Genetic Consequences of Assortative Mating
Mate selection can have many important evolutionary implications for a population. A randomly mating population implies that any individual with any given genotype has the equal chance of mating with another individual of any given genotype. This is not the case in non-randomly mating populations. In these systems, there exists a greater chance for individuals who mate to either share a common ancestor, such as the case with inbreeding or for individuals to share a similar phenotype, such as the case with assortative mating. Assortative mating, as a form of nonrandom mating, has the potential to act an evolutionary agent. Evolutionary agents violate the Hardy-Weinberg equilibrium and can change both allele and genotype frequencies in a population. The objective of this paper is to assess the impact of assortative mating on population structure and examine the role of assortative mating in evolutionary biology.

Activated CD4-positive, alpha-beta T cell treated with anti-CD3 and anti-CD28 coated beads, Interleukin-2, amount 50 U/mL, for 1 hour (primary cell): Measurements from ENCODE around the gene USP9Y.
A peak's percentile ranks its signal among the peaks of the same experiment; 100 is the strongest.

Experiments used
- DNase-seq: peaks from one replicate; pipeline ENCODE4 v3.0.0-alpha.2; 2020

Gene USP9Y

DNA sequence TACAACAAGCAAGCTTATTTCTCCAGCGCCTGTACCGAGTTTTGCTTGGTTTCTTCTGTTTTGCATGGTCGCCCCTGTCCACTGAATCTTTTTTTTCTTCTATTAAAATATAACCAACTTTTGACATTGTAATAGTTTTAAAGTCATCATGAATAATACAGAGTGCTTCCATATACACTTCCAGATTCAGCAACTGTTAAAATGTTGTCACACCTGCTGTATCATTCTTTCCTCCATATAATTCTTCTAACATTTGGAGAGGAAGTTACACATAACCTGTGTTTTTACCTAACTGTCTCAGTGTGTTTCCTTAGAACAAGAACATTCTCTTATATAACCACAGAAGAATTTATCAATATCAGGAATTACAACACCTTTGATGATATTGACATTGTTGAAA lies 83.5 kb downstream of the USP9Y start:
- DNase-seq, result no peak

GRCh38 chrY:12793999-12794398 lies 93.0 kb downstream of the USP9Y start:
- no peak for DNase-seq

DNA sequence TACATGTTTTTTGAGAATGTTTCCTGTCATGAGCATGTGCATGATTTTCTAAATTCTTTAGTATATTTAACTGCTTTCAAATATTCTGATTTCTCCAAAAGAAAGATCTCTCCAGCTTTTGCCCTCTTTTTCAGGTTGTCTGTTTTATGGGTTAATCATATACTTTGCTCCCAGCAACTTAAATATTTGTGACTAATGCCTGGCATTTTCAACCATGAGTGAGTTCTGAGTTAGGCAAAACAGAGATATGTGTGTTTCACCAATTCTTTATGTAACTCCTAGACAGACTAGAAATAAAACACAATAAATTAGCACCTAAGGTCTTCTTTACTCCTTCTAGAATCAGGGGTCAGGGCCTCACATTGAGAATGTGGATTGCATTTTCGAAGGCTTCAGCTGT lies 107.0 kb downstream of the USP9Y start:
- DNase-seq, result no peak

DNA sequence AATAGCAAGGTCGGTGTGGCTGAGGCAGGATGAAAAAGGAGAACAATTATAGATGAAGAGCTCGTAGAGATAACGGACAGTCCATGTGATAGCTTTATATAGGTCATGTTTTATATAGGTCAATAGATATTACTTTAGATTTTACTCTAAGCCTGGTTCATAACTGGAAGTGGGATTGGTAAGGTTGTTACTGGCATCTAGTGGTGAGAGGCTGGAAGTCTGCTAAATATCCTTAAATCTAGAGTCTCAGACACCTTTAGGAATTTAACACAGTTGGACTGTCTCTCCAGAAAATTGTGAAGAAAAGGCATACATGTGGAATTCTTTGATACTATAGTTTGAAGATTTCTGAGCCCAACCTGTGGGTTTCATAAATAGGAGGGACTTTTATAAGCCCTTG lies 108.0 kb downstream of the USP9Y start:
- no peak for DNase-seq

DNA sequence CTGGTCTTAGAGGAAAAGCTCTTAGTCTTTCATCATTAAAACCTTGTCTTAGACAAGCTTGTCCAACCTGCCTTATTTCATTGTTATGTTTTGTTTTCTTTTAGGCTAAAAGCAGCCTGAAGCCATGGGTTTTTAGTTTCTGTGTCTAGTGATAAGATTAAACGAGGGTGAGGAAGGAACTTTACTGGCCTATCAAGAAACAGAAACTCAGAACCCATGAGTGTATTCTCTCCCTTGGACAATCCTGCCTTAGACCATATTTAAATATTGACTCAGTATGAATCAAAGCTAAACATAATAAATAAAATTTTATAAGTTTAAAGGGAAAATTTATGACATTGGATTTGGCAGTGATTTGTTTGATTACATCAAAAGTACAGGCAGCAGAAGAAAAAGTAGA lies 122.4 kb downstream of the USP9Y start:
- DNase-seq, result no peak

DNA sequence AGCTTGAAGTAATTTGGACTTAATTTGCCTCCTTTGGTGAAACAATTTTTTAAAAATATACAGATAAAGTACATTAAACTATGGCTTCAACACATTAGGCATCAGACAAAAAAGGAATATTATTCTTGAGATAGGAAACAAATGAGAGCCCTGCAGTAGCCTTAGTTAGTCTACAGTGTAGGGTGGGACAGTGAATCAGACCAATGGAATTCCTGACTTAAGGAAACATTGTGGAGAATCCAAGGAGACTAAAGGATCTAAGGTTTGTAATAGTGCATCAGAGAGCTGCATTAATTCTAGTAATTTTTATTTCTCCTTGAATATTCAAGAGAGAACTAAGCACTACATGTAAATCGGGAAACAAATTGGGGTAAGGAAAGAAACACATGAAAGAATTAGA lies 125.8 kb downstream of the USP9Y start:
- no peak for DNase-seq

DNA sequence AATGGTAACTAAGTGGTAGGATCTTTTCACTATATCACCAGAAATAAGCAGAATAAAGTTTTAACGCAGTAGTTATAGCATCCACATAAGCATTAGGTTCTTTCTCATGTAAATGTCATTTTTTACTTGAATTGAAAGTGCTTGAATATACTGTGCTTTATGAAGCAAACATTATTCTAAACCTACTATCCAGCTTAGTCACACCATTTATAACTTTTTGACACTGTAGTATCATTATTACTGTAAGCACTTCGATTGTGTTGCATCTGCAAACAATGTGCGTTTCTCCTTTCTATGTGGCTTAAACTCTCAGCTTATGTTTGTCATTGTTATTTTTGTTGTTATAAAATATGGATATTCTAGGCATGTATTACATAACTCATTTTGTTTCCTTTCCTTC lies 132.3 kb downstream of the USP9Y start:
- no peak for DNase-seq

Assortative mating is comparable to inbreeding in the sense that mates with similar phenotypes will tend to have similar genotypes. When individuals with similar genotypes mate preferentially to one another this affects genotype frequencies but not gene frequencies. There are two main effects of assortative mating on a population (Crow and Kimura, 1970). First, assortative mating will result in an average increase in homozygosity. This is a result of gametic phase disequilibrium. Homozygosity will cause gametes to become less variable by increasing gametic frequency of homozygote gametes. The second effect of assortative mating is to increase the total population variance. This phenomenon seems counterintuitive since the overall homozygosity of the population is increasing. But for example if we have a trait controlled by 2 loci then at equilibrium the homozygotes that result from purely assortative mating is AABB and aabb, since variance is a deviation these two phenotypes would deviate one from another significantly. Moreover, the only gametes that these two individuals can produce are AB and ab.